Risk factorsBy Mayo Clinic staff
Anyone who has ever had chickenpox can develop shingles. Most adults in the United States had chickenpox when they were children, before the advent of the routine childhood vaccination that now protects against chickenpox.
Factors that may increase your risk of developing shingles include:
- Age. Shingles is most common in people older than 50. The risk increases with age. Some experts estimate that half the people who live to the age of 85 will experience shingles at some point in their lives.
- Diseases. Diseases that weaken your immune system, such as HIV/AIDS and cancer, can increase your risk of shingles.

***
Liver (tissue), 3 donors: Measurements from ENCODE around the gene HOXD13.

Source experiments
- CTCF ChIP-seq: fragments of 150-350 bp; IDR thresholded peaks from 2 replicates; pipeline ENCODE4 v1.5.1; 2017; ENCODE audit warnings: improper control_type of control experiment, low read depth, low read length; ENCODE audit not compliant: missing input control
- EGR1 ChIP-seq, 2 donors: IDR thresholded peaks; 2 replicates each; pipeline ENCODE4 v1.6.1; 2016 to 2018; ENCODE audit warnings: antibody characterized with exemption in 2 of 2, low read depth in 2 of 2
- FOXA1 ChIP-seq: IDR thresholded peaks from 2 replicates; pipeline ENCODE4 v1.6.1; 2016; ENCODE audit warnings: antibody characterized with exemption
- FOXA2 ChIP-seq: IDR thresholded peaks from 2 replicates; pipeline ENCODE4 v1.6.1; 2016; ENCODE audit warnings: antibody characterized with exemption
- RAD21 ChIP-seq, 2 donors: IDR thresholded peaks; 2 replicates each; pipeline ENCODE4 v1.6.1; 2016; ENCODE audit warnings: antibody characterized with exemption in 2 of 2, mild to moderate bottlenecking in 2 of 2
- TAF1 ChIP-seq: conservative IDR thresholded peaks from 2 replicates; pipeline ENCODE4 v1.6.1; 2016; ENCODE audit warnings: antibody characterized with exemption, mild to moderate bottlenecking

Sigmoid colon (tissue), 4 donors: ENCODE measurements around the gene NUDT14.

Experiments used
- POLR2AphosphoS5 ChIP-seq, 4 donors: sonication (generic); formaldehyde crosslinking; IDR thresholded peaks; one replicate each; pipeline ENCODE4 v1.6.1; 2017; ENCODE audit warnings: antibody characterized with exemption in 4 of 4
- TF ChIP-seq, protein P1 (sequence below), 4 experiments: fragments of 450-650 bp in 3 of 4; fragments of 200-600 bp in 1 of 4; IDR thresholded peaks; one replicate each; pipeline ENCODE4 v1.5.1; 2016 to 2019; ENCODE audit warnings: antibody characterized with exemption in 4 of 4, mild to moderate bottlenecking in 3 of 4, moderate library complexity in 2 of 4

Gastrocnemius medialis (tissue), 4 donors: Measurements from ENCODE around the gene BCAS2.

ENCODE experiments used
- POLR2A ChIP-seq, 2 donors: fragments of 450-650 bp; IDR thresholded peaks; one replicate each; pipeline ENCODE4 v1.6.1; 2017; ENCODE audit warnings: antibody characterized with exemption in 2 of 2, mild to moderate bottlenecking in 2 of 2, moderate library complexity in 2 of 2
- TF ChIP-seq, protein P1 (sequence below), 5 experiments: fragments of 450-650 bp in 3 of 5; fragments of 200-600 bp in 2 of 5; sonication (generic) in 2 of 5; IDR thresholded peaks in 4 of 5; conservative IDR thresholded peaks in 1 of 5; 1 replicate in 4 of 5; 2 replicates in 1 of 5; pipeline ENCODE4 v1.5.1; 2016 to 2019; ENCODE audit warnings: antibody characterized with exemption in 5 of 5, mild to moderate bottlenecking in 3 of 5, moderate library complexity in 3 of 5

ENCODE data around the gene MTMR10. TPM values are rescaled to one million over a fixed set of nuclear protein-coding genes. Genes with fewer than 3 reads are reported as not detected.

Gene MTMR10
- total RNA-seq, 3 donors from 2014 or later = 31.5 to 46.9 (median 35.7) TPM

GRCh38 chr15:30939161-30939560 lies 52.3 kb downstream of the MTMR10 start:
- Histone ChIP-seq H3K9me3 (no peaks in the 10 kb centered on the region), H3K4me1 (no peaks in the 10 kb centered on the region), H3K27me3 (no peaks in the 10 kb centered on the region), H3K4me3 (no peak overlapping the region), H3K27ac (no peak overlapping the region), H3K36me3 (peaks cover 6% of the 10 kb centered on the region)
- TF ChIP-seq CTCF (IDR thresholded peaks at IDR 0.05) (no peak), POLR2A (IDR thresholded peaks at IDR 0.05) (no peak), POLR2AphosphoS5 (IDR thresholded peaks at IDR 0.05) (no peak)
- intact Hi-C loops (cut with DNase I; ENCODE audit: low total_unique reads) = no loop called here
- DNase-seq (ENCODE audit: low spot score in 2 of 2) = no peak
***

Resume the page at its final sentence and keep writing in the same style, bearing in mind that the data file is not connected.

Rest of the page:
- Cancer treatments. Undergoing radiation or chemotherapy can lower your resistance to diseases and may trigger shingles.
- Medications. Drugs designed to prevent rejection of transplanted organs can increase your risk of shingles — as can prolonged use of steroids, such as prednisone.
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- FDA approves Zostavax vaccine to prevent shingles in individuals 50 to 59 years of age. U.S. Food and Drug Administration. Accessed June 24, 2011.
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